To understand how audio compression works in music, you must first comprehend the technical aspect and key terms of compression in audio. Although it may vary from device to device, compressors typically have a few vital parameters. By understanding the adjustment and control of a compressor, you can master the art of maintaining the balance between the dynamic range of sound recordings.
Key Components of a Compressor
You will ace the compression technique if you get command over the following parameters.
The threshold is the signal level (in Decibel) which you can set strategically before beginning the compression. The audio below the threshold will remain untouched, while the audio above the threshold will be compressed.
The ratio determines the amount of compression needed once the audio rises above the set threshold. For instance, if the ratio is 6:1, the signal will hike above the threshold every 6 dB, and the output will be increased by 1 dB.
The attack control (in milliseconds) is the time set for the compression once the signal is passed through the threshold. Slower attacks are set to create some punch from instruments that produce soft sounds, whereas faster attacks are for quick compression of louder sounds.
Like attack, release control also determines how long the compression takes to stop once, the signal drops below the threshold. If you set the release time fast with extreme compression, it can cause the compressor to pump.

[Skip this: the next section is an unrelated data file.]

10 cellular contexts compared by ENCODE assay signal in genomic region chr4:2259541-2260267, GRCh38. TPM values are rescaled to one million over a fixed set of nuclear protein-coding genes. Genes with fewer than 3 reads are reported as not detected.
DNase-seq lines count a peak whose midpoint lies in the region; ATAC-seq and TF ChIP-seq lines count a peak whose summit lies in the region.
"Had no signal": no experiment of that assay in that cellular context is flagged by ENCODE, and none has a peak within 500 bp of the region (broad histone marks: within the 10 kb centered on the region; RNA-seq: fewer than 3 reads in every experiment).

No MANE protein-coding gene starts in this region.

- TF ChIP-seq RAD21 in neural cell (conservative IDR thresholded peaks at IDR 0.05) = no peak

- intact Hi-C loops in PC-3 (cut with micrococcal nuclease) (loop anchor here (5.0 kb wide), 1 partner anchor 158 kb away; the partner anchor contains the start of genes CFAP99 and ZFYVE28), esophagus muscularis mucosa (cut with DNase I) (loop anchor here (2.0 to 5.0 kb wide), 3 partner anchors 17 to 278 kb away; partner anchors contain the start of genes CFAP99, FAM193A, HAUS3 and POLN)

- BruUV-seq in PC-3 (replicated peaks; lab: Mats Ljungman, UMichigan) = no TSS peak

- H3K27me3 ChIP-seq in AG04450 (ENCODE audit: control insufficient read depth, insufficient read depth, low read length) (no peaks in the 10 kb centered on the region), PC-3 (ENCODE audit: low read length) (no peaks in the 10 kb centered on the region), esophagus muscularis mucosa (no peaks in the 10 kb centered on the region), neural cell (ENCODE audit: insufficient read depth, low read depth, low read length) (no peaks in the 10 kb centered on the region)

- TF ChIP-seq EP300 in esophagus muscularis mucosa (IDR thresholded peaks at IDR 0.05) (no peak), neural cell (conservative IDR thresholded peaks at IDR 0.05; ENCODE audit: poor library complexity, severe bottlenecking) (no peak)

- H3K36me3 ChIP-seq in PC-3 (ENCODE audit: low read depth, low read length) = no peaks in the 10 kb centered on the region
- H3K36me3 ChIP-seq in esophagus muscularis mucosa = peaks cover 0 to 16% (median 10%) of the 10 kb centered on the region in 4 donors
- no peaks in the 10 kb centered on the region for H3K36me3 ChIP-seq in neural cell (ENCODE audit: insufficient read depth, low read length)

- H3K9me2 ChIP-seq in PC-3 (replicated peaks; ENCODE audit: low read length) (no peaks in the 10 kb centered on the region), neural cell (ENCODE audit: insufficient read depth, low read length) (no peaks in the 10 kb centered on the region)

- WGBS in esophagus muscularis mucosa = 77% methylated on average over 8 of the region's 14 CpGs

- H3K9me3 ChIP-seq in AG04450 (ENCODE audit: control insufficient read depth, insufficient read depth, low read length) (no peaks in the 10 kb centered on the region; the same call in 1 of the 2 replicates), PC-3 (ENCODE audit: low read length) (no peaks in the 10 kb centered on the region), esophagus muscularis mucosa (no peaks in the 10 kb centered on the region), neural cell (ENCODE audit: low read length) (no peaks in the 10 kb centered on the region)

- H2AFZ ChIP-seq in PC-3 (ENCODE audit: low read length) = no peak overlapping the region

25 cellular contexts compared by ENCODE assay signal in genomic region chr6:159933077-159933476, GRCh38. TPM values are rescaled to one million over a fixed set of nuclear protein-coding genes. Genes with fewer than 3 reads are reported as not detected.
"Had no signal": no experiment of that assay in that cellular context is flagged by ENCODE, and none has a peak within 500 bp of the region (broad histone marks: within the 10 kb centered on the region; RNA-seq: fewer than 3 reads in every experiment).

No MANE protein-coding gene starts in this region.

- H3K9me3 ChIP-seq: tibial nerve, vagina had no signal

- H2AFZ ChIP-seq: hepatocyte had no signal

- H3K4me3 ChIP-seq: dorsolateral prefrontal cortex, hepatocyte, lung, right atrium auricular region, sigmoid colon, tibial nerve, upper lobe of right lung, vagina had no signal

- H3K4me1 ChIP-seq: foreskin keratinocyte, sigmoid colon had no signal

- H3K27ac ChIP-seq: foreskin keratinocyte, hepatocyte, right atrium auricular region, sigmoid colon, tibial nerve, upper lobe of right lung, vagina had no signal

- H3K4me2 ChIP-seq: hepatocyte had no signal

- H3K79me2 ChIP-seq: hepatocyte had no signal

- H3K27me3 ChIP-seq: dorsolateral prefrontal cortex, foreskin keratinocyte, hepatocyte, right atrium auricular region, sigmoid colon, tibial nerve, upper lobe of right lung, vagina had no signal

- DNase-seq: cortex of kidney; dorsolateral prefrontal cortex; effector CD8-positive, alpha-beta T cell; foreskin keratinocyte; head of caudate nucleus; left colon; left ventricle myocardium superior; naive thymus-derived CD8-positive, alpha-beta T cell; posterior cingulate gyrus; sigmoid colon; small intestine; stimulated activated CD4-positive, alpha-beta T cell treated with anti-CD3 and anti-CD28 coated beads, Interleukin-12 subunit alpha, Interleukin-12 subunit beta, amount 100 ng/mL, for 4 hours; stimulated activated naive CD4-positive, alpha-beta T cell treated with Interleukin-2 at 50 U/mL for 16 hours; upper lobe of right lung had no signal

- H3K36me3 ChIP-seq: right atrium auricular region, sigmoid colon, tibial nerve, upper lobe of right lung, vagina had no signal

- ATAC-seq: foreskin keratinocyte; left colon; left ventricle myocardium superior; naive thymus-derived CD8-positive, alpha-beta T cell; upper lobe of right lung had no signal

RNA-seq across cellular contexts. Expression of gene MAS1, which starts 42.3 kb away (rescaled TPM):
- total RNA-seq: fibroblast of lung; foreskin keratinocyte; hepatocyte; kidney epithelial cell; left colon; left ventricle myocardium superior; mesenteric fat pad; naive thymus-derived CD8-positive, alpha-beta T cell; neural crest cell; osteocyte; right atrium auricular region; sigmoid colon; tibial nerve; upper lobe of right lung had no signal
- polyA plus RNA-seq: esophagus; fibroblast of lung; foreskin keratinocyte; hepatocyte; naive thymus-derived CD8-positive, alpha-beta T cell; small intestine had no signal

5. Make-Up Gain
It is often needed after compression to boost the volume of a compressed signal. It raises the signal level and restores the loudness lost during compression, resulting in a more balanced and consistent audio signal.
How to Use Compression in Music Correctly - Tips & Tricks
The tips and tricks below will help you perform audio compression more effectively.
Set the Time Wisely
Set the attack of 6 ms for vocals, as it is considered most suitable to work with music tracks. At the same time, use a release time of 60 ms to start with vocals.
Utilize Multiple Compressors
Use more than one compressor when needed, especially when working with vocals, to achieve the desired outcome. It gives you more control than forcing a single device to do all the work.
Parallel Compression Technique
Use “new york style compression” or parallel compression technique to maintain the natural dynamics of the drum sound. The technique helps you blend compressed signals with uncompressed signals. It’s an optimal tactic to add more punch to the mix.
Don’t Go Overboard with Bass
Bass frequencies can be tricky to work with. Over-compression may make the bass sound muddy and unfocused. It is recommended to use a light touch while compressing the low end.
Importance of Compression in Modern Music Production
Despite being unaware of the technical aspects of compression, people tend to prefer compressed music. Their ears can detect when music has loud or quiet passages that sound off. Raw and uncompressed music may sound flat and uninteresting. Therefore, it is crucial to use compression in music production to achieve polished and enhanced mixes.
Audio compression, when done precisely, brings life to dull music. From obtaining consistent volumes to incorporating sonic characters, compression allows us to improve the audio signal, helping us render a musical masterpiece.
This all-inclusive guide gives the know-how of all the fundamentals. However, make sure you practice using this guide so that you get a strong grasp of the process.